Roger nailed it as the consummate front man, vocally commanding and enigmatic in his trademark air-punching gestures. He played each song perfectly and was accompanied by some great talent in his band in the shape of guitarist David Kilminster (also on Roger’s Dark Side tour), the exceptional guitarist Snowy White (exThin Lizzy) and drummer Graham Broad on stage. The wall was completed by the end of the first set and acted as a giant cinema screen for what can only be described as the most spectacular, emotional, jaw dropping concert animation and back drops I have ever seen. There were tearful children being reunited with their soldier fathers, the marching hammers and an apparent dig at Apple for taking over i-pay.

During the interval, a welcome break from emotion that of course required more beer, no one could stop talking about it…. and then the rumours gathered pace in the beer queue. Was he really here? Were they really going to play together? You know who I mean...

Back into the arena and back to that Wall and into the second set saw Roger alone in the hotel room, a small drop down hatch in the wall. Thirteen channels of shit on the TV don’t sound so bad given that we now have hundreds. He then moves to the front, at the bottom of the wall, to start singing “Comfortably Numb”, one of the greatest tracks ever written by anyone. A huge beam of white light shines on a loan figure carrying a guitar on the top of the wall. The place erupts, everyone on their feet, screaming and yelling. I hug the girl sitting next to me who I didn’t even know, realising we are both welling up. This is too much. David Gilmour is singing the chorus and playing the guitar solo!! The rumours were true. Floyd legend David Gilmour towered above the wall singing down to his ex-sidekick and old foe during the seminal “Comfortably Numb”!! I, my mates and the sell-out crowd were dumbstruck. I might wake up soon!! I will certainly never forget it. I heard grown men saying afterwards on the way home that if they died now then they would have been happy!!!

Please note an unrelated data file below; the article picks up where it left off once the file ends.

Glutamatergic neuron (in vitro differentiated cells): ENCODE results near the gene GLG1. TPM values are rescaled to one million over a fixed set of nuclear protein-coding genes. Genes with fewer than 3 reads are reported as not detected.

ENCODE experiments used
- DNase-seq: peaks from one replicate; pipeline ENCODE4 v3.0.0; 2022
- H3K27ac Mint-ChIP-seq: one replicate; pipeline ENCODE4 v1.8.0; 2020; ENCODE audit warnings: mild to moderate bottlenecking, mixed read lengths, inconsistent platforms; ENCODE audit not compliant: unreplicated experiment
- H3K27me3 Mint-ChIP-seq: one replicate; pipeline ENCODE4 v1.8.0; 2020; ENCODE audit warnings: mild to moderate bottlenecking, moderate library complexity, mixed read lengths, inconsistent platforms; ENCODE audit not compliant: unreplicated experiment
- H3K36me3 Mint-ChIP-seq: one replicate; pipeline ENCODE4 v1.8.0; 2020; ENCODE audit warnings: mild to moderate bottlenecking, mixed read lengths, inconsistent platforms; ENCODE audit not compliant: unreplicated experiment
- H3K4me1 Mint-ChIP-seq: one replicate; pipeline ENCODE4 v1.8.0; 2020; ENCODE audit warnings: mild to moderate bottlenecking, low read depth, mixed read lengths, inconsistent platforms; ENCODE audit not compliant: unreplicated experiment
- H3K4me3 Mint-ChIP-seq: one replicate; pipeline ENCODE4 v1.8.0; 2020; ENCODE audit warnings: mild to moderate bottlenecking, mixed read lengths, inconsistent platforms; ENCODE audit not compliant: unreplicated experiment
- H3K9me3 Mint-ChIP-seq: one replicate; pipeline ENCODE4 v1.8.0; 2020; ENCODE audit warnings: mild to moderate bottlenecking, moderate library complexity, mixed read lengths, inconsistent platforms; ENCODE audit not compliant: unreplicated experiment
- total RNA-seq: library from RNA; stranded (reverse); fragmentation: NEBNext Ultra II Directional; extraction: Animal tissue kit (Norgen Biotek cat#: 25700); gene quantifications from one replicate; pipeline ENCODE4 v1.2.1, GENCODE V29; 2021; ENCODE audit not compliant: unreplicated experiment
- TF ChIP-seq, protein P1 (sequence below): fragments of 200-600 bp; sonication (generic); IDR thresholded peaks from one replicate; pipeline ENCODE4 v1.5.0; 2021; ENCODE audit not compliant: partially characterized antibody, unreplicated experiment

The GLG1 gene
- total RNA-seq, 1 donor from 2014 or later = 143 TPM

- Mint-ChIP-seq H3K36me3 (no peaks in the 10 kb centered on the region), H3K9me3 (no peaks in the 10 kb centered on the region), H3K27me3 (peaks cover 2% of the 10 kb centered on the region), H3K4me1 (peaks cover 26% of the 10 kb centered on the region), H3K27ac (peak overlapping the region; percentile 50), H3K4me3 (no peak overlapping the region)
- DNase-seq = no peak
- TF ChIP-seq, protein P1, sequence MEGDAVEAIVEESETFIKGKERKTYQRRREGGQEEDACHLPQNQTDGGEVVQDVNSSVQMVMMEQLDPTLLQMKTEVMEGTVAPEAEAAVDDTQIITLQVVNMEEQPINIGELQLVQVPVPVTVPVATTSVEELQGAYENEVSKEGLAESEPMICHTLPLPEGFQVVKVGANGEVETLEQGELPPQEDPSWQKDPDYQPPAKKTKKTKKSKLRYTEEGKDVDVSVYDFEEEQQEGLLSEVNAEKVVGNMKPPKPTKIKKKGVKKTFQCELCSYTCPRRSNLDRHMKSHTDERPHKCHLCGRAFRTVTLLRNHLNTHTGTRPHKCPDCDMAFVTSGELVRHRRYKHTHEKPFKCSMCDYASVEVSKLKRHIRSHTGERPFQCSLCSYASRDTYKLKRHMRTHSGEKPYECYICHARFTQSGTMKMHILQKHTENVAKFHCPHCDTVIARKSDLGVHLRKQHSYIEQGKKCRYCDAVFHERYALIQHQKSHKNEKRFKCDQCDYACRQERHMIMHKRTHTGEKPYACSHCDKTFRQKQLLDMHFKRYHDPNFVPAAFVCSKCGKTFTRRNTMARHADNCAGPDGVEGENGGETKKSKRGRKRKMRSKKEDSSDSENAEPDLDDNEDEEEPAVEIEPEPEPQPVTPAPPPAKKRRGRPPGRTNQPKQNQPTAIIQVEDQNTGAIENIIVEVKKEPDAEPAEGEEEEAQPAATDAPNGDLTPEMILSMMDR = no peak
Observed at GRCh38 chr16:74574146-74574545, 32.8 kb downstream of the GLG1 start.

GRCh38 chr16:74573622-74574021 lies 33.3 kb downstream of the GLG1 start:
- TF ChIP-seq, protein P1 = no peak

The Nazi propaganda and marching hammers are as powerful as ever and Scarfe’s animated sequence for “The Trial” is also used once more. Roger is genuinely chilling as a fascist demagogue: hand on hip, megaphone to mouth; he captures the horrible strutting arrogance you see in old footage ofOswald Mosley. Singing “In the Flesh”, in leather trench coat, dark glasses and gloves, he snarled lyrics about “Jews” and “coons” as fans in the audience whooped and mimicked his fascistic crossed arm salute. It was an extraordinary moment, linking mass entertainment and demagogy, the music slyly nodding at David Bowie – who infamously gave a Nazi salute outside Victoria Station in 1976 – punctuated by Waters pretending to mow down the audience with a machine gun !! Priceless !!!

The show climaxes with the breaking down of The Wall and in a true bridge building moment David Gilmour returns to the stage with his mandolin and Nick Mason comes on with a tambourine for the final song “Outside the Wall”. I still haven’t woken up yet !! The reunion marks only the second time the three surviving members have performed together on stage over the last 30 years. Unfortunately for fans, the reunited performance may have been a one-off. David Gilmour commented on his official fan blog: "I should also remind you that tonight is most definitely a one-off, David is not repeating his special guest performance at a later occasion, I’m sorry to disappoint those of you with fingers crossed and tickets for later shows."
The joy on Roger Waters face at the end of this epic performance of The Wall was remarkable. The whole show gave Waters the chance to restate his credentials as the supreme creator of an internal rock production.

This is undoubtedly the greatest piece of musical entertainment ever put together in my humble opinion. In one word: Perfect. But what do I know...

PS: Footballers – call yourselves entertainers? Think again.

Review by Dave Lock and Hugh

Setlist

1. In the Flesh?
2. The Thin Ice .
3. Another Brick in the Wall Part 1
4. The Happiest Days of Our Lives
5. Another Brick in the Wall Part 2
6. Mother
7. Goodbye Blue Sky
8. Empty Spaces
9. What Shall We Do Now?
10. Young Lust
11. One of My Turns
12. Don't Leave Me Now
13. Another Brick in the Wall Part 3
14. The Last Few Bricks
15. Goodbye Cruel World

Second Set

16. Hey You
17. Is There Anybody Out There?
18. Nobody Home
19. Vera
20. Bring the Boys Back Home
21. Comfortably Numb (with David Gilmour)
22. The Show Must Go On
23. In the Flesh
24. Run Like Hell
25. Waiting for the Worms
26. Stop
27. The Trial
28. Outside the Wall (with Nick Mason) (David Gilmour on mandolin). and Nick Mason on tambourine